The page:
Somebody with a ski mask and a handgun is waiting at the Bank of America night deposit and takes the old man for the cash receipts from his nightclub and his two strip joints. “Nobody does that to Manco Kapak,” he tells himself. Obviously, the robber is new in town, or he'd know better than to mess with Kapak, so he puts his muscle on the job of identifying a newcomer who is spending a lot of cash.
The search turns up a name: Joe Carver - problem being that the robber is really named Jefferson Davis Falkins. None of that means much to LAPD Detective Slosser, who is probably too distracted worrying about how he's going to start putting the eldest children of his two simultaneous marriages through college. Oops: bad planning.
It turns out to be more than a bad week. Kapak’s fortunes seem to be changing: his side business - a bit of money-laundering for a Mexican narcotraficante - goes south about that same time, though he does pick up a little “strange” on the side from a strip club waitress. And so the story goes: Carver, peeved at Kapak, decides to lean on his crew; the real robber picks up a wild-‘n’-crazy girlfriend who wants to rob Kapak again (and again); Slosser figures out how to get the goods on Kapak; and Kapak’s crew decides that maybe the old man’s luck had run out.
But Manco Kapak is nobody’s fool. He's figured out a solution - maybe.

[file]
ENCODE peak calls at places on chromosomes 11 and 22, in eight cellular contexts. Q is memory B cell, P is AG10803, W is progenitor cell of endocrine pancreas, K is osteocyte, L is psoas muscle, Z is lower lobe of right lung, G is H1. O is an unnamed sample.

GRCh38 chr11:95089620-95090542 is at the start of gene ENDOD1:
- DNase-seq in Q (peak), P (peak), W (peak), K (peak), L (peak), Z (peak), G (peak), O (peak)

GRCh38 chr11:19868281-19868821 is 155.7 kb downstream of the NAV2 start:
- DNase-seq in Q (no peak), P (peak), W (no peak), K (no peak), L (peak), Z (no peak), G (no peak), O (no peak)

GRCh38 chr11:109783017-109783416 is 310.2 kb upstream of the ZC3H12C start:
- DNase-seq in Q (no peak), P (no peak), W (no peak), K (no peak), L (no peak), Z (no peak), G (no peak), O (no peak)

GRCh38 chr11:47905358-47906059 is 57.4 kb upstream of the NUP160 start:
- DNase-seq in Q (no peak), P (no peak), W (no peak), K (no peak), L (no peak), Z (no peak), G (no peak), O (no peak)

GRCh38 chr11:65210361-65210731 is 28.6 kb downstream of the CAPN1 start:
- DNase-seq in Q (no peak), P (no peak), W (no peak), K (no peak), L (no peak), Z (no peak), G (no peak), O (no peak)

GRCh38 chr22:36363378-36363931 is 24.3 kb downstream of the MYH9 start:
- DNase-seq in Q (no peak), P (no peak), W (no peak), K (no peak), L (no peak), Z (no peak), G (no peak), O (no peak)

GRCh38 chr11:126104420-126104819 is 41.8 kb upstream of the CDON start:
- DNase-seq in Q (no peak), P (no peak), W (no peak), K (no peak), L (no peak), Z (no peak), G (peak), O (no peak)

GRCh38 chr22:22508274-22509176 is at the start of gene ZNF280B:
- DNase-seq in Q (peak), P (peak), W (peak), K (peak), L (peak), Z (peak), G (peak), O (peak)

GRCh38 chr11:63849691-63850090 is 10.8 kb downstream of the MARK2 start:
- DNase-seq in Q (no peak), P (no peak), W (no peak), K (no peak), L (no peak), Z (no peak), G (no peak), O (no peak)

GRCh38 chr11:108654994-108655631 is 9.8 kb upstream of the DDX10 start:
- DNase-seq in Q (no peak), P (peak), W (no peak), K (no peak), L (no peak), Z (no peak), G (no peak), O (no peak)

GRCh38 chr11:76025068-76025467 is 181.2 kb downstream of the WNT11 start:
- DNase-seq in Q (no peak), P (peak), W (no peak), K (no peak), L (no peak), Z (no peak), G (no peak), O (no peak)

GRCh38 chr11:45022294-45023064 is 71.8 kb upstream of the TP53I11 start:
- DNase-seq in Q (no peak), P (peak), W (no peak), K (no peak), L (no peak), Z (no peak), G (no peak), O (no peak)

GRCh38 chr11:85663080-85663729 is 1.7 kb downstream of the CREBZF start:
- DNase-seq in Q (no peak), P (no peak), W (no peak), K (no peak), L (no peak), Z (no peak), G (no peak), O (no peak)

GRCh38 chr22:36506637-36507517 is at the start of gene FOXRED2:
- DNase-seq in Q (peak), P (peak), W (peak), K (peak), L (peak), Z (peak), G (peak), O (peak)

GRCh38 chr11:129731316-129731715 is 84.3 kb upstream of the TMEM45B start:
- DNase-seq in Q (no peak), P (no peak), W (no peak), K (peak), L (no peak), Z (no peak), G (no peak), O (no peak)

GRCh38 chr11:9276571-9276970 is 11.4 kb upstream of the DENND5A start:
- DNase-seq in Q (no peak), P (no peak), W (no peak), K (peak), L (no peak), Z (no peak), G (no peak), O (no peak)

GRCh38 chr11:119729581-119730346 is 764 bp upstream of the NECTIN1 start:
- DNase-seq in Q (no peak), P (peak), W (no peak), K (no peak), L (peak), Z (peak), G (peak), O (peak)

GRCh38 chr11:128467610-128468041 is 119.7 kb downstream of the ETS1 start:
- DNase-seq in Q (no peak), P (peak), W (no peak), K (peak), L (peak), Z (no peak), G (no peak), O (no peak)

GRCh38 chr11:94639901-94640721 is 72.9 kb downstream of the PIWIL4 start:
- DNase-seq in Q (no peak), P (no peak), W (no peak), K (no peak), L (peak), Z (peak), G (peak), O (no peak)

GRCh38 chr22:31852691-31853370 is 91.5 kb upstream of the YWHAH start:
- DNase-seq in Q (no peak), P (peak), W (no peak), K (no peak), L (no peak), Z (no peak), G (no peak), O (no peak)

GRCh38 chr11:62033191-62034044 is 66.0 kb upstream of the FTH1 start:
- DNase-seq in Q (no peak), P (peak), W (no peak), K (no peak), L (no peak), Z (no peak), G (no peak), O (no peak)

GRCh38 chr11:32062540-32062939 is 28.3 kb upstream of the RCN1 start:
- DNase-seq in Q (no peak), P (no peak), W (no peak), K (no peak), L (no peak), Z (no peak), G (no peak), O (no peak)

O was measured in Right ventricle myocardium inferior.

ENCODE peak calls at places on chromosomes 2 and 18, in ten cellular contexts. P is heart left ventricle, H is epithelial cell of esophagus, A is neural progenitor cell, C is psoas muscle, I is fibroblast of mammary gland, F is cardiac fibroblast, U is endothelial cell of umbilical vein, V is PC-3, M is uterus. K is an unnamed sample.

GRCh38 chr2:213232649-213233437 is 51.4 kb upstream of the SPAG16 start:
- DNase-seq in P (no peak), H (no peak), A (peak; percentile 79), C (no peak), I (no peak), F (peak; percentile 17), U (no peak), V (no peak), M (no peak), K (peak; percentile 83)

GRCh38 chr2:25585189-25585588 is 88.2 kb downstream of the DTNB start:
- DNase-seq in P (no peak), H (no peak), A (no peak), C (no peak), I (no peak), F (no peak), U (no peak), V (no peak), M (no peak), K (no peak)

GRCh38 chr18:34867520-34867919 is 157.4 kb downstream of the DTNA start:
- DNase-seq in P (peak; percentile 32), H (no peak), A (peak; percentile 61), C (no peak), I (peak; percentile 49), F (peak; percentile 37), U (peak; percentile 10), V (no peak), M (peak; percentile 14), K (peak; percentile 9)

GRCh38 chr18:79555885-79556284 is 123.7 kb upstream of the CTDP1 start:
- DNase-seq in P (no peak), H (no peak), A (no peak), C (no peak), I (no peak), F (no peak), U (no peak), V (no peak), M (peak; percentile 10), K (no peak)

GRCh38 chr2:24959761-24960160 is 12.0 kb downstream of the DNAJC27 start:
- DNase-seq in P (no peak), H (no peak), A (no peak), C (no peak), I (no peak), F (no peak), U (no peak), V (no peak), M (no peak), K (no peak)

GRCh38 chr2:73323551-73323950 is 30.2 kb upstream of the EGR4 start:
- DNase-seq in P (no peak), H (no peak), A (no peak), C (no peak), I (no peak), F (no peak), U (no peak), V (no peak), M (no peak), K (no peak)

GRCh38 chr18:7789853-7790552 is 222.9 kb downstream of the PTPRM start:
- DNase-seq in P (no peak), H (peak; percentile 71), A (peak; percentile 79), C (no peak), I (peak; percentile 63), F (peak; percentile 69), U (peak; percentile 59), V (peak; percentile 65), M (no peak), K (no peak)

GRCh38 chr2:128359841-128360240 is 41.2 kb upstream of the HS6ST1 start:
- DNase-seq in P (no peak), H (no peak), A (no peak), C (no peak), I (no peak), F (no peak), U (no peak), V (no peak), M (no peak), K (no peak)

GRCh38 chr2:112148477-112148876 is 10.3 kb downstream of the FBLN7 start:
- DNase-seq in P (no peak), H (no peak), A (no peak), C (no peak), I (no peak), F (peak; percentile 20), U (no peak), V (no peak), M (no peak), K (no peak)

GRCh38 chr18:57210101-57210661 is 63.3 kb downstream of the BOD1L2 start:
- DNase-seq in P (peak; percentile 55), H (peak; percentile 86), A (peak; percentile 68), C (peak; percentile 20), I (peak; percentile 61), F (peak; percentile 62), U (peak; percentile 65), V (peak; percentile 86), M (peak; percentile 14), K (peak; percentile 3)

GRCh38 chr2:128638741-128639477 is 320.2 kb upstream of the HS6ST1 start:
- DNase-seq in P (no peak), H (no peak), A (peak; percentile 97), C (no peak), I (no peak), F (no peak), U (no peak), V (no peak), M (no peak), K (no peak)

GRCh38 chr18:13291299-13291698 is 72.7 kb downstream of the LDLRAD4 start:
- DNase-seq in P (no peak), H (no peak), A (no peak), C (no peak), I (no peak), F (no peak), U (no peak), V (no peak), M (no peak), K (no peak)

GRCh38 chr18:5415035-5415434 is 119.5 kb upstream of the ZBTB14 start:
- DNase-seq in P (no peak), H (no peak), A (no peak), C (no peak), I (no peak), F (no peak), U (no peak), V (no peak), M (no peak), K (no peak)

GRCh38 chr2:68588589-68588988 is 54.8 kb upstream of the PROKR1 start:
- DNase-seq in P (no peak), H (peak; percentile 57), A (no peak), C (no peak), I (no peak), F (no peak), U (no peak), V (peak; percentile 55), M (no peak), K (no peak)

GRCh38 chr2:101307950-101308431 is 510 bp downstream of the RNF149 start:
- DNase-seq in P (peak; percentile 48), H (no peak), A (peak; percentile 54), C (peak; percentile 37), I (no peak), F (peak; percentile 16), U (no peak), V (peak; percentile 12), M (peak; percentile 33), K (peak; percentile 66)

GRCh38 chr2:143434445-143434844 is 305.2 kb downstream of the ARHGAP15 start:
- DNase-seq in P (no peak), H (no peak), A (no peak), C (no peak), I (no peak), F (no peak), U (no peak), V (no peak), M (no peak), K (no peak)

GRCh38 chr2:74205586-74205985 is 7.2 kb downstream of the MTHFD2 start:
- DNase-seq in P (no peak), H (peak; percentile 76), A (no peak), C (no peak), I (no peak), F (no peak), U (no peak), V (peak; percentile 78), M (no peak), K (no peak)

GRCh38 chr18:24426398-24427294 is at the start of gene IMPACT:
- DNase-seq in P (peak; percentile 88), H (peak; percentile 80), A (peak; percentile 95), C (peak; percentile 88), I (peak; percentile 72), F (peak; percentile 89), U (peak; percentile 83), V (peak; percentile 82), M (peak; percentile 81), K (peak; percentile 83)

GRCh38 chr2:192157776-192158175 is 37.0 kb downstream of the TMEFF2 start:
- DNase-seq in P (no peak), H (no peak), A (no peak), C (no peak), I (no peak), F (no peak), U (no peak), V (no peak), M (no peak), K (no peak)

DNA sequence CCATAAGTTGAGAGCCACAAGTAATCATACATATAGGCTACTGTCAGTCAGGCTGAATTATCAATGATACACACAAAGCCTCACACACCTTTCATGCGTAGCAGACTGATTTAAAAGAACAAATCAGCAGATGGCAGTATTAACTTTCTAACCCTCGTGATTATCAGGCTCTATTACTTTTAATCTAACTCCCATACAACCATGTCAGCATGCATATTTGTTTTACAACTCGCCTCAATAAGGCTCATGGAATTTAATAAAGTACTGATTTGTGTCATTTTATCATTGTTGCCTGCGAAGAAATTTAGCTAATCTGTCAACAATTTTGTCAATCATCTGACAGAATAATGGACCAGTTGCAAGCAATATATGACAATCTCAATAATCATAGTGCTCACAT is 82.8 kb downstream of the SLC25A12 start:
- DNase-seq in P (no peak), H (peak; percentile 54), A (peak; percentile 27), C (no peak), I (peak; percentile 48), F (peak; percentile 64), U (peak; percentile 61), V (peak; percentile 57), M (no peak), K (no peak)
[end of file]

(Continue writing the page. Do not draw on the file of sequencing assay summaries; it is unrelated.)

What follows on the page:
Thomas Perry’s 2010 novel Strip reads pretty much like an Elmore Leonard version of The Gang that Couldn’t Shoot Straight. It comes with the same sensibilities, the same off-kilter cast of characters, and the same undercurrent of ineptitude: Kapak’s crew of bodyguard/muscle spends more time getting shot at (and shot) than they do muscling folks. When we first meet them, they’re in the process of getting a couple of Hummers destroyed, courtesy of their quarry Carver.
While Perry has never been one to craft heroes with lily-white souls (his Jane Whitefield has put down more bad guys than Spenser, though not Hawk), Strip is long on villains and short on heroes. Yet, while Carver is no shrinking violet - and neither is Kapak - their antics pale alongside the adrenaline-junkie stylings of Falkins’ new girlfriend, Carrie. As you get deeper into Strip, you figure out that everyone – and I mean EVERYone – has an angle. Some are funny, some are sly, some are stupid, and some are just plain calculating – but everyone has an angle.
Some of Perry’s characters are more successful in their geometric machinations than others – if that’s what makes a hero, then you can probably identify one within the book’s pages. A lack of good guys is where the similarity to Elmore Leonard is strongest, though, so if you like your heroes moral (even if a bit flawed), you’re out of luck.